I would like to emphasize that these illustrations of events are parody: its key feature is that the narrator has infused personal opinions in the form of mockery of the original event. Frederic Jameson has a nice definition:

Now parody capitalizes on the uniqueness of these styles and seizes on their idiosyncrasies and eccentricities to produce an imitation which mocks the original… Still, the general effect of parody is - whether in sympathy or with malice - to cast ridicule on the private nature of these stylistic mannerisms and their excessiveness and eccentricity with respect to the way people normally speak or write.

Gossip is a representation of the underlying event. By itself, it can be dull. Only when it is infused with personal values does it become interesting. The ridiculousness of the event is precisely identified and shared out. In parody, we impart the takeaway, the lesson from the event to the charcuterie circle. And through spontaneous order, we see the lesson from the parody taken up or rejected by the group’s morality, as gauged by induced laughter. Social order arises.

Future behaviors of individual group members are subject to scrutiny against the group’s morality. The most consequential behavior is when the member is the subject of gossip, and the lesson from its parody is already well known knowledge, as its lesson has been learned and incorporated into the group’s morality from a previous occasion. With no additional takeaway from the gossip, it merely a retelling of an event. It is dull.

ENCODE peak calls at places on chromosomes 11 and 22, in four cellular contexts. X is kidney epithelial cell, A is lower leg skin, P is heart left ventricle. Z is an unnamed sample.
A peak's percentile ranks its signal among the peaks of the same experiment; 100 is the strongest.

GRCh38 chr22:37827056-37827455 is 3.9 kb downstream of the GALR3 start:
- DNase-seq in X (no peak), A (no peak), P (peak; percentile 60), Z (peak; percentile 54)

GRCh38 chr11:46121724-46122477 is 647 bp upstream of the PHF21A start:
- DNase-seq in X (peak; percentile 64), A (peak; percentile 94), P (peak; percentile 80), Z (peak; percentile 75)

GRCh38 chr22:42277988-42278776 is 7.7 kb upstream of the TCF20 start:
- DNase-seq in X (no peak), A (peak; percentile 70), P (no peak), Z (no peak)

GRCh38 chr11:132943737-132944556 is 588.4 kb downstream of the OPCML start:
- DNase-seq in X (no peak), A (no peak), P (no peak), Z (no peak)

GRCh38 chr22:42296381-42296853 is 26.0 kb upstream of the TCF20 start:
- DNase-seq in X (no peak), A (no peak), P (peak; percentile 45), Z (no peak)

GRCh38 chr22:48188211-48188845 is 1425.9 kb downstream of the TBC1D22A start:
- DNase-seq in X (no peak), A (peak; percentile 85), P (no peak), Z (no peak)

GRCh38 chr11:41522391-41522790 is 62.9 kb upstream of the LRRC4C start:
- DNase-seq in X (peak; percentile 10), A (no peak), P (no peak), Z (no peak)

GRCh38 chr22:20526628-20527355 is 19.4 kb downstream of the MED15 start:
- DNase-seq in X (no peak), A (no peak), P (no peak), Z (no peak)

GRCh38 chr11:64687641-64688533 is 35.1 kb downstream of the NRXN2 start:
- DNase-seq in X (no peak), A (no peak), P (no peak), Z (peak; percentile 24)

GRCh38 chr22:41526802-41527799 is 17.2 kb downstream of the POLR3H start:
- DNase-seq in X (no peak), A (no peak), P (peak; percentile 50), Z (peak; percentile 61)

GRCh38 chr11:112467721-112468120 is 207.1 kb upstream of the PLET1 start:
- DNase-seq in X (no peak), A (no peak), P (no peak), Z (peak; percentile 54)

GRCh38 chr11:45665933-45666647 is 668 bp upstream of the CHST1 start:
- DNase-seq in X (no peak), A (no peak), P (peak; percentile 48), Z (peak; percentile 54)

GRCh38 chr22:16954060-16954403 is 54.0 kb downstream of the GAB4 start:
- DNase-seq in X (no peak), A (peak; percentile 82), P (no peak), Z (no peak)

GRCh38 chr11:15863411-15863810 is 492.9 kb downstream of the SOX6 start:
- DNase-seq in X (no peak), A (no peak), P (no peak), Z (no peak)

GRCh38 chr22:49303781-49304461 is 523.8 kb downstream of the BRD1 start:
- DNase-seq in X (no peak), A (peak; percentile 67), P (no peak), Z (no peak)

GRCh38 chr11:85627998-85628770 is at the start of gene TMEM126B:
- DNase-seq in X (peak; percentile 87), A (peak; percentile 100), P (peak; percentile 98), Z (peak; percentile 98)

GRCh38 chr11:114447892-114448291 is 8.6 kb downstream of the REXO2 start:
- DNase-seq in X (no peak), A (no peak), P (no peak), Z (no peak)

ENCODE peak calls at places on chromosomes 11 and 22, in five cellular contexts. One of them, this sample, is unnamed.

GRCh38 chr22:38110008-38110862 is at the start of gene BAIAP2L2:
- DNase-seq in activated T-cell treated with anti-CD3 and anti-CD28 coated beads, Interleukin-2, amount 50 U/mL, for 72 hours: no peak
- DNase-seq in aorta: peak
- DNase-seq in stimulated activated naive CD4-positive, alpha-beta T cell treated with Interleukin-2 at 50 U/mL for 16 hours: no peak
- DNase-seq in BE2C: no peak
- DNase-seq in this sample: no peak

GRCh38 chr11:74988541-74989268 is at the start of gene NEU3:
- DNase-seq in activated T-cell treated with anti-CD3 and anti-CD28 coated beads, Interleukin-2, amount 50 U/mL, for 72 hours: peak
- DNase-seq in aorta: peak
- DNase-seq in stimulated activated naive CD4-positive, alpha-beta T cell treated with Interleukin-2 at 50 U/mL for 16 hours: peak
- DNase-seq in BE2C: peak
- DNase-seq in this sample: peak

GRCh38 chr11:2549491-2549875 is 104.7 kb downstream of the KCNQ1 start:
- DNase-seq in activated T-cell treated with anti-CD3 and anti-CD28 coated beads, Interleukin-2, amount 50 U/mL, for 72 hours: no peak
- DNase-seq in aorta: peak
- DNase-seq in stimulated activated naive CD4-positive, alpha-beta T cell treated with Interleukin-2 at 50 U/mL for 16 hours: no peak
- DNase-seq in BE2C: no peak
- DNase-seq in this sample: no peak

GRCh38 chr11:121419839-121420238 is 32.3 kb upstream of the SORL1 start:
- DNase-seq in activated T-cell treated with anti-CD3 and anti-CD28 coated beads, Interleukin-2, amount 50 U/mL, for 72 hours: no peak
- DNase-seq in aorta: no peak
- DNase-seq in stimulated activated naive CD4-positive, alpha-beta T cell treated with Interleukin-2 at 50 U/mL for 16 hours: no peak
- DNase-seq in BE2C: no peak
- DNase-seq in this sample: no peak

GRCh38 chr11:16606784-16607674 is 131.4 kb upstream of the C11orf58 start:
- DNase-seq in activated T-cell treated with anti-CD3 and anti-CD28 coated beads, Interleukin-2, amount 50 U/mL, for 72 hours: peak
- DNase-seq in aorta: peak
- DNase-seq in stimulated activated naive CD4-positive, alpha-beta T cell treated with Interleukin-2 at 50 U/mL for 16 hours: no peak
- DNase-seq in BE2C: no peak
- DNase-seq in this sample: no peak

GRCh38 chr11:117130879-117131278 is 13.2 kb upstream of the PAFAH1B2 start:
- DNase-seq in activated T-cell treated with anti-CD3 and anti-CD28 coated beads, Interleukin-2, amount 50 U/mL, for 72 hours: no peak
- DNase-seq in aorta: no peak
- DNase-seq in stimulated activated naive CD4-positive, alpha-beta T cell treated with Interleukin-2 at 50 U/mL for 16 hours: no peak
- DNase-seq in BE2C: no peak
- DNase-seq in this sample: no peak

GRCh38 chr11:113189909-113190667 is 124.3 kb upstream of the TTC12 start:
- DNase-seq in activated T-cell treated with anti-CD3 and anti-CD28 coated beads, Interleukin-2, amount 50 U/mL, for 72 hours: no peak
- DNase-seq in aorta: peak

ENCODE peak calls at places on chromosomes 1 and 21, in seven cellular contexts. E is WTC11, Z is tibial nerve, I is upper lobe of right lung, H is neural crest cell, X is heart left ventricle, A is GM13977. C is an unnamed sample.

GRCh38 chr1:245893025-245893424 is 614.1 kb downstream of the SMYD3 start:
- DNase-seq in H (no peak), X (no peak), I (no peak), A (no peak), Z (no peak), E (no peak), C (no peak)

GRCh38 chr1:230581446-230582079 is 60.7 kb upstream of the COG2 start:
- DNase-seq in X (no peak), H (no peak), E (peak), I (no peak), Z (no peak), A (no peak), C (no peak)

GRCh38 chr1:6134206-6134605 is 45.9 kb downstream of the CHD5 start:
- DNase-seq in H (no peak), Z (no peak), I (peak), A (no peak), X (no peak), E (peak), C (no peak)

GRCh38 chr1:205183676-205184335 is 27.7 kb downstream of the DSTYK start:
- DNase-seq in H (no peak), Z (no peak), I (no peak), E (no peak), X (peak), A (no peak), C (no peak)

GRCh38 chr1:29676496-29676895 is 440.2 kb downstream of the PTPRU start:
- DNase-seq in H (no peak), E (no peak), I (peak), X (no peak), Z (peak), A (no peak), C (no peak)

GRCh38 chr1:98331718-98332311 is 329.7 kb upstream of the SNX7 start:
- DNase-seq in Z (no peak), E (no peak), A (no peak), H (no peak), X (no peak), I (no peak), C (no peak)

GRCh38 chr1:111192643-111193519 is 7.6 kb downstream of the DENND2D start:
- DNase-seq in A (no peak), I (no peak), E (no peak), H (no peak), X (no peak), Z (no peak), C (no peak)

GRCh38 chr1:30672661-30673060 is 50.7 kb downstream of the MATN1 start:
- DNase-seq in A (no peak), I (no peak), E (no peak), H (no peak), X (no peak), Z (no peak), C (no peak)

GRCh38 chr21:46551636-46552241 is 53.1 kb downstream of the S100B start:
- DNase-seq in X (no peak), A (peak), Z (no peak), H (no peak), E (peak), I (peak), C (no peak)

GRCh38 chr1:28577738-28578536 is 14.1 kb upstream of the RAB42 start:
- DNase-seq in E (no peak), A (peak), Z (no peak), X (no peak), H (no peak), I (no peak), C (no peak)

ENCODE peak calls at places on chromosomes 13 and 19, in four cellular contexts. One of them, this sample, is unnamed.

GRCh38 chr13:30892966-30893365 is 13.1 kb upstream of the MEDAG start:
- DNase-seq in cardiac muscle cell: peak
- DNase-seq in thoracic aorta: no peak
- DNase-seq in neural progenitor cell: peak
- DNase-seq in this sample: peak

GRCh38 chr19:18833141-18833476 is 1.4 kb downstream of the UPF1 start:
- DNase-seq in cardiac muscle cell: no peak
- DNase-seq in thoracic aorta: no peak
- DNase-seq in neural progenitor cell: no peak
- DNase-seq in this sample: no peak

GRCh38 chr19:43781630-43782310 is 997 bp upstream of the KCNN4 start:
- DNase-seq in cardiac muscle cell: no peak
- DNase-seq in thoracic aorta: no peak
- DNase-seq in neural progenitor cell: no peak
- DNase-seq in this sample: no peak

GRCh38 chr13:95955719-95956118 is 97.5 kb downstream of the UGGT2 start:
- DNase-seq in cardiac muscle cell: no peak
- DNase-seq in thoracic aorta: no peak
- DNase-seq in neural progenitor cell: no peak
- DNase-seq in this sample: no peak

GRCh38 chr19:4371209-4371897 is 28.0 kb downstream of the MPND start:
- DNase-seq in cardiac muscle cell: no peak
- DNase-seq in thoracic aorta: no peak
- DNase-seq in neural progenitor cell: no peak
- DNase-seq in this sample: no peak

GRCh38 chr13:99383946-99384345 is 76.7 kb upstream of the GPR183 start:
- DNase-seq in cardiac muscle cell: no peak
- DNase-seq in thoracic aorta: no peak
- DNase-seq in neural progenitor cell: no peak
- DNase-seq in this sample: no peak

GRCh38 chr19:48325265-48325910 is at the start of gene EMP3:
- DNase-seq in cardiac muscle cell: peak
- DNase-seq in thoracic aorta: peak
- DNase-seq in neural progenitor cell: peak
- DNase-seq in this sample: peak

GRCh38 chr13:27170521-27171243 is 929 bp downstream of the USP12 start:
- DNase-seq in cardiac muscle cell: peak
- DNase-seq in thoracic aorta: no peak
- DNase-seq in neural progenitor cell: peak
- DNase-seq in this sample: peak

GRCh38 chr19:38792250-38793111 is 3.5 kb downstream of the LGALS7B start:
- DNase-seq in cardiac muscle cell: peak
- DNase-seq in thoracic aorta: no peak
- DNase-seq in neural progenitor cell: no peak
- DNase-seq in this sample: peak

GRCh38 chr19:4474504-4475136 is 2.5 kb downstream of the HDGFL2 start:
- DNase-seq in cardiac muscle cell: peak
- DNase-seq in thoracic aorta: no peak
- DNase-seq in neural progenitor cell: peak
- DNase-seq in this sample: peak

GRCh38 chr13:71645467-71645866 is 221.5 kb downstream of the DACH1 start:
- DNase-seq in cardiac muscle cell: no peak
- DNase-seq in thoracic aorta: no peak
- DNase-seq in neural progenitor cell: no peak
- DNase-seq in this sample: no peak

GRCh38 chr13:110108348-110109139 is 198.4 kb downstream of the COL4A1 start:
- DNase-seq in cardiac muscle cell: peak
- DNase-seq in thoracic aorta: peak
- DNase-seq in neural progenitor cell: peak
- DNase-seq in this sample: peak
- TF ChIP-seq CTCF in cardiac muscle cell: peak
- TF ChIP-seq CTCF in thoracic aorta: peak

This sort of gossip is not parody, but pastiche. Again, Frederic Jameson provides a useful remark here:

Pastiche is, like parody, the imitation of a peculiar or unique style, the wearing of a stylistic mask, speech in a dead language: but it is a neutral practice of such mimicry, without parody’s ulterior motive, without the satirical impulse, without laughter, without that still latent feeling that there exists something normal compared to which what is being imitated is rather comic. Pastiche is blank parody, parody that has lost its sense of humor.

Similar to the outcome of ostracization of those who do not participate in the gossip or spread untrustworthy information in the group, if you cannot assimilate the group’s unspoken rules from the training examples of shared stories, expect to be ousted.

Gossip is a mechanism to understand a group’s collective morality. Is it any surprise that it’s so fun to pay attention to it, to help shape and reinforce that narrative?